July 9, 2012
by William D. Linley (David) (author's profile)



William David Linley
ID No M08788
Graham Correctional Center
P O Box 499
Hillsboro Illinois 62049


At the age of 40 I entered the Illinois prison system for 13 years. One of the first things that struck me as odd was the familiar look of the walls, doors, lights, showers and sound of the P A system. It wasn't the industrial feel of the Navy ships or Marine Corps bases I spent more than 12 years living around. Nor did it remind me of the Public Schools I attended. After a few days I remembered work on a project that took me into seven of the Chicago Public Housing Apartments. The construction material and style was so different than anything I had seen before. The steel doors and window frames. The way the lights and fixtures were bolted down.

My heart sunk in the obvious.

Thousands of American children, especially the poorest and neediest families, are living in buildings of the same design and feel as our prisons.

After 5 years now, observing behaviors of the young men from Chicago, I am not at all surprised at how comfortable and familiar these men are in prison. It's what they have been familiar with their whole childhood.


The prison system is a money making machine. There is no incentive for those who run the system to lessen the prison population. In fact, the more chaos and violence among inmates the more it justifies increasing salaries and officer hiring.

The motivation for most C. O. s is to finish twenty years and retire on a steady, fat state pension. Just be a zoo-keeper... do as little as possible...

I believe all c/o's should have a 5 year job limit. The prison system should be a stepping stone for a person's career. Whether State, Federal, Military or Civilian business. It should not be a stagnant position. During that 5-year term of employment they should be provided incentives for advancement. college tuition, career path planning and a mentoring program.

The entry position of c/o should be "recruited" from a) local civilian population, b) military personnel completing enlistments and c) police forces injured or retired needing a career transition.

Completing a successful 5 year tour of duty as a c/o everyone should have a solid career path plan, a stable mentor relationship and a college degree.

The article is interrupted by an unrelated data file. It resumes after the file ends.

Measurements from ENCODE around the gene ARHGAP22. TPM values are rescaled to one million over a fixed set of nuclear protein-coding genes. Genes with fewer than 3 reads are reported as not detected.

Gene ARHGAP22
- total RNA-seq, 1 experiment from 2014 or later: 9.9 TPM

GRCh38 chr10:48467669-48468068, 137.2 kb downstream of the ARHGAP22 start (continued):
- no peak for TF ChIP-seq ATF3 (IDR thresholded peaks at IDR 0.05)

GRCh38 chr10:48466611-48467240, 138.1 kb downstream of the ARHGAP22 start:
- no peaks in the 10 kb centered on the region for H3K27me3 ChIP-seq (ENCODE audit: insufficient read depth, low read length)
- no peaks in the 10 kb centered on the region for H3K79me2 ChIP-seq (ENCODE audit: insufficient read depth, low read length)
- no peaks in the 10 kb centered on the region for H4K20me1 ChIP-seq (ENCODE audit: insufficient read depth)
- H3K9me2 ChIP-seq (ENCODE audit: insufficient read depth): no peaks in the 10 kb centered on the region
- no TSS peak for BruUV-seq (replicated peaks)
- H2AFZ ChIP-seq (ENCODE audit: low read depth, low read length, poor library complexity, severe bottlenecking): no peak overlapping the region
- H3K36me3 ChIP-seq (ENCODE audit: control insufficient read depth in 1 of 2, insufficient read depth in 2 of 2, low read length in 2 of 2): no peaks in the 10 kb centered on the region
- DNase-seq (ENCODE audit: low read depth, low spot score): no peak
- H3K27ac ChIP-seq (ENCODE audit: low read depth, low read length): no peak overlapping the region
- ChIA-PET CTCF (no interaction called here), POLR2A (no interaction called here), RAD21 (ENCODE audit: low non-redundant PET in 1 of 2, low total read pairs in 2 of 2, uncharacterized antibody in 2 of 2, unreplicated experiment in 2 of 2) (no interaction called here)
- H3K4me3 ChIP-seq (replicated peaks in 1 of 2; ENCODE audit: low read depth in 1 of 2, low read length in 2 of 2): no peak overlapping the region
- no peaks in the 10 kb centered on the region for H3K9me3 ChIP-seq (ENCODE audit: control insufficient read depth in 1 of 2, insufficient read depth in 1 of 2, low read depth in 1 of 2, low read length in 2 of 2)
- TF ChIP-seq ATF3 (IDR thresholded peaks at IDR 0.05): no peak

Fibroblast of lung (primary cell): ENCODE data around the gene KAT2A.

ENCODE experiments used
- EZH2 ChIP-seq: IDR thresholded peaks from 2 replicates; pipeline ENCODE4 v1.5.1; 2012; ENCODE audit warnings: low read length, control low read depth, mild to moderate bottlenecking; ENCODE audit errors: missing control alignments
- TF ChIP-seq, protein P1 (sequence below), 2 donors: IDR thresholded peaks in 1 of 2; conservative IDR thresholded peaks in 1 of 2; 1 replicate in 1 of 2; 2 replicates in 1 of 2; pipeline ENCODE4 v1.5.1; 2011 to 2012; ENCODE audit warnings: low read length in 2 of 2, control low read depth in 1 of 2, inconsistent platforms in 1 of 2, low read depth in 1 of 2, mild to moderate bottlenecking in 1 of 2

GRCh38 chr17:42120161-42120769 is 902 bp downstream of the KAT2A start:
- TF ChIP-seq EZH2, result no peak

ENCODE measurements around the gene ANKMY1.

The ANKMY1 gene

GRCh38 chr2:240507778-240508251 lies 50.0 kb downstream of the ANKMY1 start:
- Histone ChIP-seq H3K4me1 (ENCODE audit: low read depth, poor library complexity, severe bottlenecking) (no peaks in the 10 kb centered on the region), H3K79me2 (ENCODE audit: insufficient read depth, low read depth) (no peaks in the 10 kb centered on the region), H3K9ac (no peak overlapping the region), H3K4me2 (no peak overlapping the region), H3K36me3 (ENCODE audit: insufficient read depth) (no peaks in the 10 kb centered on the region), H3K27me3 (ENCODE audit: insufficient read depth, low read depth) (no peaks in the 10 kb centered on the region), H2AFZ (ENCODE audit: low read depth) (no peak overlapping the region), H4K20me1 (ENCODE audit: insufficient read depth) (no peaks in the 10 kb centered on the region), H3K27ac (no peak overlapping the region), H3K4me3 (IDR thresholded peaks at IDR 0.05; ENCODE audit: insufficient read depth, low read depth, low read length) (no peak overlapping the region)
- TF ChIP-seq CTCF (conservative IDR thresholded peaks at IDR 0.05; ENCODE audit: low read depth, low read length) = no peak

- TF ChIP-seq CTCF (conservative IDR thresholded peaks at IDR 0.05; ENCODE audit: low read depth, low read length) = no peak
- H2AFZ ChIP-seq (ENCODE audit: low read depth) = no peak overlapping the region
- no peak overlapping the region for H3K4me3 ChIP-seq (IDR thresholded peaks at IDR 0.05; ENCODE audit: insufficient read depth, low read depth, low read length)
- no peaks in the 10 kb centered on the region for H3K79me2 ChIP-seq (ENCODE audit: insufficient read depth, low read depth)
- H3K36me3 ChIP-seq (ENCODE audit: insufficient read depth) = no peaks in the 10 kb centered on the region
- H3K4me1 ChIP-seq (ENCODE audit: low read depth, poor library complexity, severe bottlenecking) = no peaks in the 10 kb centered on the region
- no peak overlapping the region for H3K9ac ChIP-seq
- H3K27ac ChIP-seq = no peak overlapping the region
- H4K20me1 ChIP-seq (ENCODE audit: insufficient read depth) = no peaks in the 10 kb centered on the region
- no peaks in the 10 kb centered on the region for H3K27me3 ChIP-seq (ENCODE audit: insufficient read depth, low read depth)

To remain in the prison system employment means being promoted to a "trainer" position or "work release" position. Both positions are progressive and provide incentive for both the officer and inmate. The c/o can also maintain a State or Federal career by transitioning into an active police department role, I.C.E, or military officer corps. After 5 more years in the prison system as trainer or work release officer the next phase of staying in the employ of the prison system is promotion to sergeant or staff/admin position. That provides up to 15 years in a prison system career. Schooling should always be an employment benefit. There should be incentive and reward options built into the system promoting programs, training and mentoring of inmates to choose a future of law abiding citizen-ship and reduction of prison inmate population.


Most Illinois prisons are build in depressed economic country towns. While saving these small towns from economic disaster it should not be on the backs of citizens and an ever inflated prison population. Every few weeks the local news announces a requirement for a "Boil Water Order" due to contamination. The inmates rely on tap water and are never afforded clean, filtered or boiled water. I've experienced dysentery once a month whereas in more than 12 years of military overseas experience I may have experienced contaminated water 10 times. Twice severely because I was in Pakistan and Iraq and there was accidental contamination. Although [to?] American citizens the general treatment reflects that inmates deserve misery and punishment. So it's easy to ignore things like contaminated water, spoiled food, moldy vents, inmate violence on other inmates and recurring illnesses.


Everyone agrees that recidivism is one of the main problems in our communities. Treatment and programs which focus on "addictions" are very helpful in that they reveal many underlying causes of addictions.

There is absolutely NO training in financial responsibility and budgeting skills. Most everyone in prison desires money on their account to make purchases from the Commissary / Store. What public schools teach budgeting, investing and credit card use?

A program designed to teach and create accountability for finances. A program that provides a "reward" for successful budgeting, daving and investment in the form of hard cash would ensure everyone would voluntarily enroll.